This post is a long extract from my essay on The Future of Work written for Future Agenda. The full piece is on Medium.
The current discussion about the future of work seems to be monopolised by the version of the future in which technology destroys jobs. It has gained an air of inevitability, as if it is the only possible future. NESTA’s open minded report suggested that the “robots hypothesis” resonated because it connected “two powerful themes in popular culture: the rapid advance of IT, and the startling growth in inequality.” But there is a problem: it hasn’t happened before.
So it is worth considering reasons why it might just be a phase. The economic historian Carlota Perez has a model of technological development that describes five long waves, or surges, since the Industrial Revolution. Each is around 50–60 years and follows an S-curve pattern; the last quarter of each is marked by saturated markets, diminishing investment opportunities and declining returns. The first part of the 20th century was dominated by the oil and auto surge; the latter part by ICT. The ICT wave is now reaching the turning point at which returns start to fall.
On this model, finance is looking for new opportunities, and although it is too early to say what the next platform will be, and we’re still 10–15 years away from it, it is possible to imagine that the next technological surge might be built around, say, a material such as graphene.
Labour market woes
David Autor concludes that much of “the labor market woes” of the past decade are not down to computerisation, but to the financial crisis and reduced investment (starting with the dot.com collapse) and the impact of globalisation on labour markets. He suggests that many middle-skill jobs will prove more resistant to unbundling than advertised; while computers can do specific tasks, turning collections of tasks into self-contained jobs, and then automating them, requires substantial investment. In the long run, people are both more flexible and cheaper.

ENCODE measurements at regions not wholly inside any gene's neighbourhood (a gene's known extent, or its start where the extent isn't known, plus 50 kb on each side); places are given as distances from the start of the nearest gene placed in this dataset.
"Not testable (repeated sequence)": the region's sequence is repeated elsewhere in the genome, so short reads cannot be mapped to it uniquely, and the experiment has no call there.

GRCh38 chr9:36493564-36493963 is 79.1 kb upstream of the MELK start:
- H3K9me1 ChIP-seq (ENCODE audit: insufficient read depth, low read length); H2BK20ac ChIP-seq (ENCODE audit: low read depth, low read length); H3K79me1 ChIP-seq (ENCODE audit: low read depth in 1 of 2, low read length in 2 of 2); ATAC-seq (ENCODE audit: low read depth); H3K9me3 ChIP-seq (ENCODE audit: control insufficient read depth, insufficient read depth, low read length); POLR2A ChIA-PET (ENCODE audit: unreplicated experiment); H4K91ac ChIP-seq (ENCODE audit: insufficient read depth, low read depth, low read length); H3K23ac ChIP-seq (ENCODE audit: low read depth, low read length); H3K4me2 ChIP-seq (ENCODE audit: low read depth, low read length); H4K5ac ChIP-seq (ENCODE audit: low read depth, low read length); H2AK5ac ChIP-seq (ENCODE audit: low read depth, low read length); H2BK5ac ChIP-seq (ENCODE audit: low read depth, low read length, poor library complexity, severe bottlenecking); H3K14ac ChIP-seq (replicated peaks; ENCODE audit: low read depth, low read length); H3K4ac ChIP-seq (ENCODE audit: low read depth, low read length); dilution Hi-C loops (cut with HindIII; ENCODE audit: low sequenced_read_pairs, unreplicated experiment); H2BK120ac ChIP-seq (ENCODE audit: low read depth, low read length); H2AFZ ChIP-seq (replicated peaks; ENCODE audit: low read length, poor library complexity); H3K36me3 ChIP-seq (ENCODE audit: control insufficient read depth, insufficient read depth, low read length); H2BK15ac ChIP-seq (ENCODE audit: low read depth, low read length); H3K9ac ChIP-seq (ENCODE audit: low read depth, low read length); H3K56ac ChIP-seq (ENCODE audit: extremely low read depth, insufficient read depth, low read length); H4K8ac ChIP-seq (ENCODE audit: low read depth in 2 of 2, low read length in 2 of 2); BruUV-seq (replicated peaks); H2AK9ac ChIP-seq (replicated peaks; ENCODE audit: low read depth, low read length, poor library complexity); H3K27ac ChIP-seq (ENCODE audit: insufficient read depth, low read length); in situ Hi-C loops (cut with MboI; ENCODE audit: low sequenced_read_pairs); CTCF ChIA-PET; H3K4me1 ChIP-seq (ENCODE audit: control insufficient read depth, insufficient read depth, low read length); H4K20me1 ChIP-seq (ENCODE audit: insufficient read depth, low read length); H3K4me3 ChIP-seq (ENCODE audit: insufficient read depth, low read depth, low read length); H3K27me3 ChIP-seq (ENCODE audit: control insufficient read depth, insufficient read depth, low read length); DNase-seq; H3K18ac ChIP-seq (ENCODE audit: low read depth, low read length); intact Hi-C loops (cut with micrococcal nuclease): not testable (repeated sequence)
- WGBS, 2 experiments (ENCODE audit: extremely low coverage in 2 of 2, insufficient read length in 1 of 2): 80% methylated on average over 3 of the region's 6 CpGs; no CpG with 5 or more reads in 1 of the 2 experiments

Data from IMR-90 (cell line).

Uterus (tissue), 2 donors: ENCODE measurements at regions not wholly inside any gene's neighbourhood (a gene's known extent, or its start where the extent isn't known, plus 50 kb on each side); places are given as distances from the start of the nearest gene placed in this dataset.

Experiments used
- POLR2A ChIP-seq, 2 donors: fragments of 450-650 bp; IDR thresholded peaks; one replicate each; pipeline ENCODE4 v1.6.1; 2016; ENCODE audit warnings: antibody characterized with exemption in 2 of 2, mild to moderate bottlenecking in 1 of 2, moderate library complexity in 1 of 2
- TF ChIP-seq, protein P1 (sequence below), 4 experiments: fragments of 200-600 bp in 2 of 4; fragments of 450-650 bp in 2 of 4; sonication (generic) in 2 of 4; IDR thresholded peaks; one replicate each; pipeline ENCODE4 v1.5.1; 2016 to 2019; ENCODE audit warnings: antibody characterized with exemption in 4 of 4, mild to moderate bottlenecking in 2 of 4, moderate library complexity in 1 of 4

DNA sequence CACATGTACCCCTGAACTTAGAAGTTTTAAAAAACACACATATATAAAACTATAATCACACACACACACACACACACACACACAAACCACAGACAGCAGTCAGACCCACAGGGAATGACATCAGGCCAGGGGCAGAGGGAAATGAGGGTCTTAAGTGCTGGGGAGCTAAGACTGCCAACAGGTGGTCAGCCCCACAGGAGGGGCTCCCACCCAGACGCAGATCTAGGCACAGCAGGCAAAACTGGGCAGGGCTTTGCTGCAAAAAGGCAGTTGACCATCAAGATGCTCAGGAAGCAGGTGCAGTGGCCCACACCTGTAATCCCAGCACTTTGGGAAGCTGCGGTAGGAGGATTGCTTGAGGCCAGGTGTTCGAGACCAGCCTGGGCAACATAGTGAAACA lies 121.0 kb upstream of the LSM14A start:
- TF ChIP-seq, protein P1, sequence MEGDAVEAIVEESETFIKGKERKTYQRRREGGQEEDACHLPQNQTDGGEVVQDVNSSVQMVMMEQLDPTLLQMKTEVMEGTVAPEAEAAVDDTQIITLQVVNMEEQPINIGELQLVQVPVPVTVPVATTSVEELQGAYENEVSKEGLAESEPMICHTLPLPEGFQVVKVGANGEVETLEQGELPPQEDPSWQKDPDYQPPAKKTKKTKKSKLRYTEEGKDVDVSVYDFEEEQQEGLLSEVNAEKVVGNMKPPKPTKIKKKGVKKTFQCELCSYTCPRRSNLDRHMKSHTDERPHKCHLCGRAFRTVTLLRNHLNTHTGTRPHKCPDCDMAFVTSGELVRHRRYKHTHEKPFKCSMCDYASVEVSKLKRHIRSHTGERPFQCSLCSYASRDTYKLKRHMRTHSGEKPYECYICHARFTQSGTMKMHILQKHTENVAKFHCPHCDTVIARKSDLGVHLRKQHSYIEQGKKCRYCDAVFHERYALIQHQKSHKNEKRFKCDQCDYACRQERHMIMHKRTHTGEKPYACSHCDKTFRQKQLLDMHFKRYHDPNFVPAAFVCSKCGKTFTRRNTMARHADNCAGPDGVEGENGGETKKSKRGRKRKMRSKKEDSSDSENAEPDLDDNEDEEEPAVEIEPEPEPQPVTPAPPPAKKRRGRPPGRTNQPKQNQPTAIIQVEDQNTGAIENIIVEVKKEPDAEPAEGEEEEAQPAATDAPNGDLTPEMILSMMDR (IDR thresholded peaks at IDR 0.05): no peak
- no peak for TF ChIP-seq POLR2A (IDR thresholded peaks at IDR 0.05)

One implication is that the question of the future of work may actually be about power in the labour market. This leads to broadly political interpretations of the future of working conditions, ranging from Guy Standing’s formulation of the fragile “precariat”, facing intermittent, insecure work, David Weil’s description of the “fissured workplace”, in which many functions are sub-contracted, and the rise of campaigns for the Living Wage.
A couple of years ago The Futures Company collaborated with the Institute of Development Studies on an ambitious futures project which was designed to understand the possible futures of a post-crash global economy, and then to identify impacts for development. One of the conditions of the tender was – unusually – that we subsequently write up the work for academic publication, and the paper we wrote for the journal Foresight has recently been commended as one of the best papers in the journal during 2011. In turn, this means that it’s available for open download until 10th October from the website of the publishers, Emerald.
The client for the project was a British government department, and the sponsor within the department was sure that he didn’t want the scenarios to be developed using the mainstream 2×2 double uncertainty method. I was fairly sure about this as well; for one thing, I didn’t believe – given that the scope of the scenarios was the entire global economy – that the 2×2 would produce sufficient nuance, and secondly, I knew from experience that while it is possible to translate 2×2 scenarios into soft models, just about, the translation can be messy.
For our part of the work (on which I worked with my colleague Joe Ballantyne), therefore, we used a ‘light’ version of morphological analysis – largely for reasons of time – substituting a form of pattern analysis for computer-based analysis. In turn this meant that Andy Sumner of the IDS, the paper’s third author, was able to draw out the main elements that linked the national economies to the global economy and categorise them.
I’m proud of the paper, which I think describes well the way that a fairly complex futures process, done quite quickly, was able to drive insight and improve our anticipation of the future. In the few days before the window closes: enjoy.